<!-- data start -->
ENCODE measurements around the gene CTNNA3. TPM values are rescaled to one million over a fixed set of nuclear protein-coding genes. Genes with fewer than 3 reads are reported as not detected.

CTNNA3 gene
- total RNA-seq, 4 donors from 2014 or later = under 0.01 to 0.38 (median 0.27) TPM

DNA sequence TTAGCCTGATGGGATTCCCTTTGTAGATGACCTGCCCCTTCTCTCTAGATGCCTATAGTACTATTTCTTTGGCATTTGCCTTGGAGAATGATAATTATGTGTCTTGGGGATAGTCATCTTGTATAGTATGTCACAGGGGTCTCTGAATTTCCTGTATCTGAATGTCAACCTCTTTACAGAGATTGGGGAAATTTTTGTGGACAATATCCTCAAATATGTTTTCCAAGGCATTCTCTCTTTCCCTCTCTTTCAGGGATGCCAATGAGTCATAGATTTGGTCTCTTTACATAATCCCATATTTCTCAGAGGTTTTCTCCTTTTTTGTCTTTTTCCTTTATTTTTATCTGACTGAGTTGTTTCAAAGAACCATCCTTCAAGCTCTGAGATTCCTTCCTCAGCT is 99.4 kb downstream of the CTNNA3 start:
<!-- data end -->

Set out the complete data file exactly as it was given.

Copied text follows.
ENCODE measurements around the gene CTNNA3. TPM values are rescaled to one million over a fixed set of nuclear protein-coding genes. Genes with fewer than 3 reads are reported as not detected.

CTNNA3 gene
- total RNA-seq, 4 donors from 2014 or later = under 0.01 to 0.38 (median 0.27) TPM

DNA sequence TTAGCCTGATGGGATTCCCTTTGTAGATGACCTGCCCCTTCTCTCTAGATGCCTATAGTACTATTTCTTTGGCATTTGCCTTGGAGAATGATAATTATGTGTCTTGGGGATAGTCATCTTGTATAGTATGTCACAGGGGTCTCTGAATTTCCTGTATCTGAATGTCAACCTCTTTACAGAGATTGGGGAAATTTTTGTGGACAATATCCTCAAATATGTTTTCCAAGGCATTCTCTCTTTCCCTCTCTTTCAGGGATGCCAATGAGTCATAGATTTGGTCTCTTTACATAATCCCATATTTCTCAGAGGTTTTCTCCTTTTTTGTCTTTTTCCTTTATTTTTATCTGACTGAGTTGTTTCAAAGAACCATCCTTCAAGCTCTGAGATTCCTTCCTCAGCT is 99.4 kb downstream of the CTNNA3 start: